The series is a big opportunity for the three quick bowlers – James Pattinson, Peter Siddle and Ben Hilfenhaus. Siddle and Hilfenhaus are both in career best form and full of confidence. Likewise, James Pattinson will be itching to get back in the test arena and enhance his fast growing reputation. I really can’t see the West Indies batsman resisting Australia’s pace trio too many times.


In many ways, the bowler to watch for Australia will be Nathan Lyon. He has been given a good run, the captain has faith in him and he finished the Indian series on a high.


Of course, it would be remiss to write about the Australian side’s prospects against the West Indies without touching on the wicketkeeping spot.


Brad Haddin leaving the tour has given Matthew Wade a massive opportunity. A successful series, and Matthew Wade will be Australia’s keeper for the immediate future.


Should he fail, however, then it will be all bets off for Australia’s next series with perhaps Haddin, Peter Nevill, Chris Hartley and a possible fit again Tim Paine all eyeing the wicketkeeping spot.

What about the West Indies?

While I think they’ll be cleaned up, they are capable of having their moments. Their hopes of being competitive will rest with a couple of individuals who through their own performances, may be able to lift the side. It’s doubtful though that they have the quality in 1-11 to sustain enough pressure to beat Australia over five days of cricket. Australia were poor in the ODI series, but the test side I different and as we saw last home summer against India, much more disciplined.


There seems to be a bit of a circus building up over Chris Gayle’s availability and I have to wonder, whilst on his day his quality isn’t in doubt, whether they’re best served by not playing him if he isn’t 100% committed. If Gayle does play, he is certainly capable of the type of innings that can switch momentum. The player I’m looking forward to seeing the most is Darren Bravo, who has made a fantastic start to his short test career. On the whole though, the West Indies batting line up is far too inconsistent to put big scores on a disciplined Australian attack who, has we saw against India, now bowl well to good plans.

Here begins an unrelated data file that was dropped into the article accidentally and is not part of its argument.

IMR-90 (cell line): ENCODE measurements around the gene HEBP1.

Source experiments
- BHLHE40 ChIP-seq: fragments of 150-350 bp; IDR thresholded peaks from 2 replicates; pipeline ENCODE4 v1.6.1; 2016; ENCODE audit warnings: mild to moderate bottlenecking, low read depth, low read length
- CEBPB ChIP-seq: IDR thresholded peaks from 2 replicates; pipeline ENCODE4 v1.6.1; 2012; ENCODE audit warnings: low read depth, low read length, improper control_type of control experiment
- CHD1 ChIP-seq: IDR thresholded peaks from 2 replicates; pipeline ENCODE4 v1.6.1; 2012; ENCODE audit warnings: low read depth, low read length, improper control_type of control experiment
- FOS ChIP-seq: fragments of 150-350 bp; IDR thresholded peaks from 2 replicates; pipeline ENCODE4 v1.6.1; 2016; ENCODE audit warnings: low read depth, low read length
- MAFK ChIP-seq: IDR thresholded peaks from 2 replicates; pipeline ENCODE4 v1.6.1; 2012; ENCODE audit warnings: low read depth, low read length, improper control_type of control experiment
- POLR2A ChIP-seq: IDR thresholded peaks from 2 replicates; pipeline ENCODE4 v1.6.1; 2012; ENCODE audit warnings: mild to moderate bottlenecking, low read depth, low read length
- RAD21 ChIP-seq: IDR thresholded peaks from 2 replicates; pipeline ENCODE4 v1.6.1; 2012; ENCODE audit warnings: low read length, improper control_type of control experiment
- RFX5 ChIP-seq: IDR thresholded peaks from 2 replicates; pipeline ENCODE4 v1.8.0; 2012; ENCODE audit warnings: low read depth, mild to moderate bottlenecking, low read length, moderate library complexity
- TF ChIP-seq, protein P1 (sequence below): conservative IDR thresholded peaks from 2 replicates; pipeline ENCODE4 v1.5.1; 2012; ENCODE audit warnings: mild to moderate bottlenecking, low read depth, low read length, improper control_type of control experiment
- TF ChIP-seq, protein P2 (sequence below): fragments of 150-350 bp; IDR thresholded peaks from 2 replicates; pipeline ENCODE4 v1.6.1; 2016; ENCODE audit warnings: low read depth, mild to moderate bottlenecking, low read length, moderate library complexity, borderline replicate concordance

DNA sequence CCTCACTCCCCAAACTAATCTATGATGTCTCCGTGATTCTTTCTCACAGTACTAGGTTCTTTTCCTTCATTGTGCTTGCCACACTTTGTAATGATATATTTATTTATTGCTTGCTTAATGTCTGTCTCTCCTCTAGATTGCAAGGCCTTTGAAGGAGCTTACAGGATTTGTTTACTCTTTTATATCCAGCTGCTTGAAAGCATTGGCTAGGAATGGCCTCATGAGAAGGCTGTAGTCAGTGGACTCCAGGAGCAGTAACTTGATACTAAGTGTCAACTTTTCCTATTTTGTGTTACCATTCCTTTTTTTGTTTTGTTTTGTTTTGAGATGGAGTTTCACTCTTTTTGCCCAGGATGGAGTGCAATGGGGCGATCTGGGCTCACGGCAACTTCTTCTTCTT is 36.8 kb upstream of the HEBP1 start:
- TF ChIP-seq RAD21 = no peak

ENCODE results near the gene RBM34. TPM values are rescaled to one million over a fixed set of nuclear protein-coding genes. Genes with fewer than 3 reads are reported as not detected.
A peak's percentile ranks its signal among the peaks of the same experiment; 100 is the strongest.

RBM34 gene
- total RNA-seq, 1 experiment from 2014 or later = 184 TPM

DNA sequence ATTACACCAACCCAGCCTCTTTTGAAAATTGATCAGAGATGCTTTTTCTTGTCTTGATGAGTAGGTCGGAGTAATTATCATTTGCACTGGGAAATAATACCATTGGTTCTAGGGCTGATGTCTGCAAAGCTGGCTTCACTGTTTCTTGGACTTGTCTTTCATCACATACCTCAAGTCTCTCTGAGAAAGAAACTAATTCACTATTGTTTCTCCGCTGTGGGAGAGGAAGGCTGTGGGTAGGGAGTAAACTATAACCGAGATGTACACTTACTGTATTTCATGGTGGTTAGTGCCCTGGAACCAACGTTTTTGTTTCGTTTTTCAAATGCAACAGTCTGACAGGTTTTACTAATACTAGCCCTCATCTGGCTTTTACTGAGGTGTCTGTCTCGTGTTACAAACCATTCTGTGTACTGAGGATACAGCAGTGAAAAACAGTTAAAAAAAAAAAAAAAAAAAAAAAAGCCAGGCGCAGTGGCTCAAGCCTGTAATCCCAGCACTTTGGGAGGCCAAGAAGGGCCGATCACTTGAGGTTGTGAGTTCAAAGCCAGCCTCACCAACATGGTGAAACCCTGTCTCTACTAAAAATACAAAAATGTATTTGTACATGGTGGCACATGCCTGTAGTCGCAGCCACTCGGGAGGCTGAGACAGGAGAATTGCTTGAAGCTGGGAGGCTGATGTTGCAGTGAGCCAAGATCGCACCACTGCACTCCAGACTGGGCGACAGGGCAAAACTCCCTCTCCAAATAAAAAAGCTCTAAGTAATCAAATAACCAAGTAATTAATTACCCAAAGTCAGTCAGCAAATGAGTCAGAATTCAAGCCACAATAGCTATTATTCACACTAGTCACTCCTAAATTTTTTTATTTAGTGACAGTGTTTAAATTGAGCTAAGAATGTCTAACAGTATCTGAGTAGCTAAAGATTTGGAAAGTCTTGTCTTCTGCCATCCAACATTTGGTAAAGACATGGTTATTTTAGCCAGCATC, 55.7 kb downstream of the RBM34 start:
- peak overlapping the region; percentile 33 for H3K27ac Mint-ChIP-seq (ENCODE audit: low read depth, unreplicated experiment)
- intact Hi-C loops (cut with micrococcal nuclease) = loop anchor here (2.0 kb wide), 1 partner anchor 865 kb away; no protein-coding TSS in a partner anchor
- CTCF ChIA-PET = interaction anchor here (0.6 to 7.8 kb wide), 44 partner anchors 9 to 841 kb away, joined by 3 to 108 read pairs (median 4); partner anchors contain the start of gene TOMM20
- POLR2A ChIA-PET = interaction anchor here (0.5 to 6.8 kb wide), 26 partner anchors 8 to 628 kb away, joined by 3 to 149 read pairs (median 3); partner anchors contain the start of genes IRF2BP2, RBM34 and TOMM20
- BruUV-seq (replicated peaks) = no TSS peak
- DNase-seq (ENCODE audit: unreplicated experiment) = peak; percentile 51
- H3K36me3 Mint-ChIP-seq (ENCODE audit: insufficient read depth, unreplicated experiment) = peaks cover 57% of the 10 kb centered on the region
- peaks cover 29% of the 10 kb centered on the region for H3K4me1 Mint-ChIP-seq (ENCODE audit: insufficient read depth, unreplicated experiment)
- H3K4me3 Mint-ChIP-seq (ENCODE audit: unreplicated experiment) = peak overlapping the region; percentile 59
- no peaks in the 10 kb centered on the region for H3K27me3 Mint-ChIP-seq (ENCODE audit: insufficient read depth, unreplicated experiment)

The West Indies’ real problems are with the ball. An inability to take 20 wickets on a regular basis has plagued the West Indiesin recent years. That is why they have just two wins from their past 21 Tests. 

Sunil Narine could have changed that. He has troubled the Australians in the ODIs and would have been the one to watch in the Test series. He is untried at Test level though and only has a handful of first-class matches behind him. Sadly, he isn’t available as he is playing the IPL instead, which is a real shame.

Generally though, their pace attack is honest without putting fear into any batting line-up. On a flat track – they may have some long days in the field.


Overall, with Australia’s firepower, confidence and experience, I can’t see anything less than 2-0 or 3-0. That being said, the inner child in me who grew up in awe of the West Indies wouldn’t mind if they took a Test off Australia….


April 7, 2012 – First Test, Kensington

April 15, 2012 – Second Test, Queens Park

April 23, 2012 – 3rd Test, Windsor Park

(David Fisher, a 30-something cricket fan from Sydney. His first day at the cricket was the 1982-83 Ashes Test, and he has been a regular at Australian matches at the SCG since. When time allows and work doesn’t get in the way, he writes the blog,From Beyond The Boundary Rope)